Ray Hilborn, a prominent University of Washington fishery scientist, is under attack from Greenpeace for sometimes leaving out mention of industry funding he receives in articles published in academic journals and elsewhere.
In a letter sent Wednesday to university President Ana Mari Cauce, Greenpeace filed a complaint against Hilborn’s research practices, and asked for an investigation.
Hilborn, over the years, has been a critic of Greenpeace as well as other environmental groups and researchers he accuses of overstating the impacts of fishing on marine resources.
In the letter to Cauce, Greenpeace unleashed a broadside against the scientist.
“The failure of Dr. Hilborn to fully disclose his ties to industry put both scientific knowledge and the reputation of the University of Washington at risk,” wrote John Hocevar, Greenpeace USA’s ocean campaigns director.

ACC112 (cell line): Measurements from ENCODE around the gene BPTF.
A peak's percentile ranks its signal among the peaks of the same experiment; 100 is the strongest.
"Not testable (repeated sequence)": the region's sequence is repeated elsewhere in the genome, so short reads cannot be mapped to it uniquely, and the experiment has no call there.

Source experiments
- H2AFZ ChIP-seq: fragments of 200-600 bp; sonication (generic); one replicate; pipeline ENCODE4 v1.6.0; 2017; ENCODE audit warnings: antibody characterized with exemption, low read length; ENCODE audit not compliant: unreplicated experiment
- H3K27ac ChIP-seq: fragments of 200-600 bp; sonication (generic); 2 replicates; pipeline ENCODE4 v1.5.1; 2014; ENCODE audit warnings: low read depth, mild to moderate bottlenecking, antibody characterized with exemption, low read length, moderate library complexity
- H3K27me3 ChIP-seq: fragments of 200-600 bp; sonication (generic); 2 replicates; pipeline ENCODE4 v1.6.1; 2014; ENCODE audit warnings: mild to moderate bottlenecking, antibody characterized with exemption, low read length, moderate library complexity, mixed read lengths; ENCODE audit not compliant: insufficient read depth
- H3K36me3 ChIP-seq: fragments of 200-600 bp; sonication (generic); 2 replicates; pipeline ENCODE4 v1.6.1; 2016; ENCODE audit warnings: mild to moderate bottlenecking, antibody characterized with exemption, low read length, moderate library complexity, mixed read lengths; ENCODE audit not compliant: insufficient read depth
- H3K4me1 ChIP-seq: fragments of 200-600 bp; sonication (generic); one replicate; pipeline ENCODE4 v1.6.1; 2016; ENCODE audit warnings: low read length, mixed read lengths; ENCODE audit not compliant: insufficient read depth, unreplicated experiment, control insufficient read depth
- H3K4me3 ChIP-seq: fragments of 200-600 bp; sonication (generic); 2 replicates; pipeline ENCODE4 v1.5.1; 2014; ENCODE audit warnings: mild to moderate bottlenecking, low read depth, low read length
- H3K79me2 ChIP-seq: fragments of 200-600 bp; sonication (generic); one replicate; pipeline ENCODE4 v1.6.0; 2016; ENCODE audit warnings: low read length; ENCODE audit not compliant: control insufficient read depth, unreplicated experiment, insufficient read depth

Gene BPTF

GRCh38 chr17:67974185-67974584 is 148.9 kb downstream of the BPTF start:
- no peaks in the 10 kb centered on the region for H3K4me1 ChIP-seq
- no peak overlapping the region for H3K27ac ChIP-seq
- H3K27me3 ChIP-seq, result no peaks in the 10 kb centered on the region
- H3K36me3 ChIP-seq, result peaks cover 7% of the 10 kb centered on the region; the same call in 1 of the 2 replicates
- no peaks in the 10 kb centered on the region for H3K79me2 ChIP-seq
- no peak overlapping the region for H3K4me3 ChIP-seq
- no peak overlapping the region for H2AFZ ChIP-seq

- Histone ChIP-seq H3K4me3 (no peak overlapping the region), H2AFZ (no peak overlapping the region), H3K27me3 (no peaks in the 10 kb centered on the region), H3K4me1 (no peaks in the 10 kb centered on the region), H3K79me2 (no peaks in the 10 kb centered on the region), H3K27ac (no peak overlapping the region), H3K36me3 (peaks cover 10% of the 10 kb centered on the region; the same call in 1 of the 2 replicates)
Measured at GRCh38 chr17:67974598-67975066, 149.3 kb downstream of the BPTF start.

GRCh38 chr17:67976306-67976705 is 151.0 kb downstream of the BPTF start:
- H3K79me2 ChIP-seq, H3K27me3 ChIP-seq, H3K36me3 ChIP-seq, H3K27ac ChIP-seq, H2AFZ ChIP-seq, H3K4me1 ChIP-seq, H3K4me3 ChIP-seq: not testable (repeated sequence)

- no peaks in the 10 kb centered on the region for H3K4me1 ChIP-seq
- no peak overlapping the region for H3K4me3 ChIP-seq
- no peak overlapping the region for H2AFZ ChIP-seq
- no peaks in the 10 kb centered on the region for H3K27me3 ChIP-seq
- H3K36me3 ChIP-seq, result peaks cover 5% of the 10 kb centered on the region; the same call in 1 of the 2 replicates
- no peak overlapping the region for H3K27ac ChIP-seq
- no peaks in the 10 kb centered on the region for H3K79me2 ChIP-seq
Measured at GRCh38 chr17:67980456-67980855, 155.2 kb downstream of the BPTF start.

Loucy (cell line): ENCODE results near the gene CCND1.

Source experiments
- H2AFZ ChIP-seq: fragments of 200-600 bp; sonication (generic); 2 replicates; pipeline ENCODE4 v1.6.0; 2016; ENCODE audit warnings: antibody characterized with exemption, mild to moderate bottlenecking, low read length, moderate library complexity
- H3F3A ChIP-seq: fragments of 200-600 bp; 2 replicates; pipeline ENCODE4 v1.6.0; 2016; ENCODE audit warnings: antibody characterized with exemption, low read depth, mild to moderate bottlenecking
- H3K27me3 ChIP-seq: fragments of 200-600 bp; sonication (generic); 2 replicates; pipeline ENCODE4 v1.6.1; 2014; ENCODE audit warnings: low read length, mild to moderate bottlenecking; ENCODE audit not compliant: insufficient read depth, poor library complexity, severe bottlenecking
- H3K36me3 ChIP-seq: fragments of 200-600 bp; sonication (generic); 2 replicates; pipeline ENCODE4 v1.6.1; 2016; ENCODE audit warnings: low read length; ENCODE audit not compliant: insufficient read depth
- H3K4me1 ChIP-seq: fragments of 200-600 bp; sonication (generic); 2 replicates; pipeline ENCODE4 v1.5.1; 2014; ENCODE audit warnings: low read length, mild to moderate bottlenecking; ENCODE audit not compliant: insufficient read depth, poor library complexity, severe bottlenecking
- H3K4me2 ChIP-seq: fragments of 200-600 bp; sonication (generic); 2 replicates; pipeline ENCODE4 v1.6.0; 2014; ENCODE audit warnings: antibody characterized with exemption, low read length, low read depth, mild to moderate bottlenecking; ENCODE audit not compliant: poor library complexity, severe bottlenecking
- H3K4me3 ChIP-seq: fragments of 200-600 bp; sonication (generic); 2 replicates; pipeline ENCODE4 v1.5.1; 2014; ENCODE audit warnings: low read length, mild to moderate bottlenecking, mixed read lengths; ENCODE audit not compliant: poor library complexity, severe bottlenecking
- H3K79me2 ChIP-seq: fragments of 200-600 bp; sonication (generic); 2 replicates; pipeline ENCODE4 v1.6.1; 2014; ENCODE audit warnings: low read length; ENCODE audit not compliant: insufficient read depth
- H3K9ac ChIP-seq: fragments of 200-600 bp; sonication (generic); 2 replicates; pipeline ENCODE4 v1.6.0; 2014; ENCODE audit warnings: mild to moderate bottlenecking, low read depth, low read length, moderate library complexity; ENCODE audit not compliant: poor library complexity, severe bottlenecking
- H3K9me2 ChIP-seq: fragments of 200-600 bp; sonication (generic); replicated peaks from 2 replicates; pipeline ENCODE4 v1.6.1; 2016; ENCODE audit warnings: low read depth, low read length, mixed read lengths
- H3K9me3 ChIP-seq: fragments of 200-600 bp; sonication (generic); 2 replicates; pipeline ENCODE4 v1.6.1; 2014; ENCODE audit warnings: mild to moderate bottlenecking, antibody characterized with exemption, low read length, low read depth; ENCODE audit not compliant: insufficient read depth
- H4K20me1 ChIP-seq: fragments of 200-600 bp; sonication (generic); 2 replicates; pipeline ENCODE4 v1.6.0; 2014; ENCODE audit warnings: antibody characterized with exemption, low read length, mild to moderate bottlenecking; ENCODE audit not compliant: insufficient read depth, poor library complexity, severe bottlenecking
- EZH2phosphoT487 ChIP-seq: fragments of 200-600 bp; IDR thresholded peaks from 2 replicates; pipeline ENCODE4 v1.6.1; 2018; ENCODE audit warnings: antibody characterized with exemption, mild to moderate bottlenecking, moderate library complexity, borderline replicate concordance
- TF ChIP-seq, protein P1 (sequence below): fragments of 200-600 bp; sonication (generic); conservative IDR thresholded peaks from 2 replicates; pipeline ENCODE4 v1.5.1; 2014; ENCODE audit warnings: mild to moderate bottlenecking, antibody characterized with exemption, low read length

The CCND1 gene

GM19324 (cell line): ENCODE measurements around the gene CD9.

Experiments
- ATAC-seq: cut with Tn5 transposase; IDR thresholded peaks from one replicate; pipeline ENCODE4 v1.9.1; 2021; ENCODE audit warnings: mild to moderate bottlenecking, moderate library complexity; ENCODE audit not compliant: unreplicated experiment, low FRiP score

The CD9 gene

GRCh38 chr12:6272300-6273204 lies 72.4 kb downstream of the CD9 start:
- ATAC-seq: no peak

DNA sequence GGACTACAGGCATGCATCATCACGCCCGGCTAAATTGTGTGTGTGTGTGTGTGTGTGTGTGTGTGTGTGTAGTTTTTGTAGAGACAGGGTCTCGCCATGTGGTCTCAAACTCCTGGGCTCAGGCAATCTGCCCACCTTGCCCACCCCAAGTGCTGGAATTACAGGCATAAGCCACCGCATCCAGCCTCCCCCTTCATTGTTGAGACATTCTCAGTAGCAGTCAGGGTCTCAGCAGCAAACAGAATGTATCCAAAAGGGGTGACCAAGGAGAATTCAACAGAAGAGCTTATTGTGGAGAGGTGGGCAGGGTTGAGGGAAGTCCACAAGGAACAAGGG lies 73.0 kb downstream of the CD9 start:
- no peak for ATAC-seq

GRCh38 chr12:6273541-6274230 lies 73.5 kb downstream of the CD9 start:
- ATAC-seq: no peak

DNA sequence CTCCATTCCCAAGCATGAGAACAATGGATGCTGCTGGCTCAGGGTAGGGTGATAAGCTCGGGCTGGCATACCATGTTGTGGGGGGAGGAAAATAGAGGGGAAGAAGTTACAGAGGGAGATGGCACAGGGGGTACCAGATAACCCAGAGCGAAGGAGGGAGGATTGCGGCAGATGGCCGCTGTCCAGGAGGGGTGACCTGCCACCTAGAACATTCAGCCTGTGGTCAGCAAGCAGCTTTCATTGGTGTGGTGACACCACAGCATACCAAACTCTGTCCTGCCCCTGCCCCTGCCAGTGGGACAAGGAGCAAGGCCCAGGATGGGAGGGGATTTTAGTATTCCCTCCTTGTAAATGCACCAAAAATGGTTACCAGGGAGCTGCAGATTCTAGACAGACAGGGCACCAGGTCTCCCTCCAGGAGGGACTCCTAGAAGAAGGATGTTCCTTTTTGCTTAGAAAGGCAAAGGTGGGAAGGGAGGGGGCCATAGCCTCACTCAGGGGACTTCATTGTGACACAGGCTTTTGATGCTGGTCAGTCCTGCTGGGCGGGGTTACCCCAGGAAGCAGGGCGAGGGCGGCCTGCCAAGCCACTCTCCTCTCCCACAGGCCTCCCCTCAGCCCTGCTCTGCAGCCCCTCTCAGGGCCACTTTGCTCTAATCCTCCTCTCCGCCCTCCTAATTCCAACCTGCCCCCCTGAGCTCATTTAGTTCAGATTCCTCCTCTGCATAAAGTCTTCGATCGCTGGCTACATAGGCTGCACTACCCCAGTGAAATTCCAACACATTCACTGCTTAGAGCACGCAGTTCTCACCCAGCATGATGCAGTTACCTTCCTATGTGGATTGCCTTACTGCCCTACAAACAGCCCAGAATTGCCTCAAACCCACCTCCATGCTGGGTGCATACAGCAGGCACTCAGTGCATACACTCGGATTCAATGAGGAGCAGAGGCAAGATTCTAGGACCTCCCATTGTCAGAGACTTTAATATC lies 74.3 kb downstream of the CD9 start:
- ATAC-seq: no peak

Since 2003, Hilborn has brought in more than $3.55 million in industry dollars to the University of Washington, representing about 22 percent of the total outside funding he obtained from all sources during that period, according to documents released to Greenpeace under a public-disclosure request.
Hilborn reviewed Greenpeace’s complaint and issued a response. He said his research threatens the repeated assertions by the environmental group that overfishing is universal and that the oceans are being emptied.
“Obviously they are getting desperate because they haven’t been able to mount any type of attack on the quality of the science that I and this large group of collaborators have produced,” he said in an interview Wednesday. “So they got to attack the messenger.”
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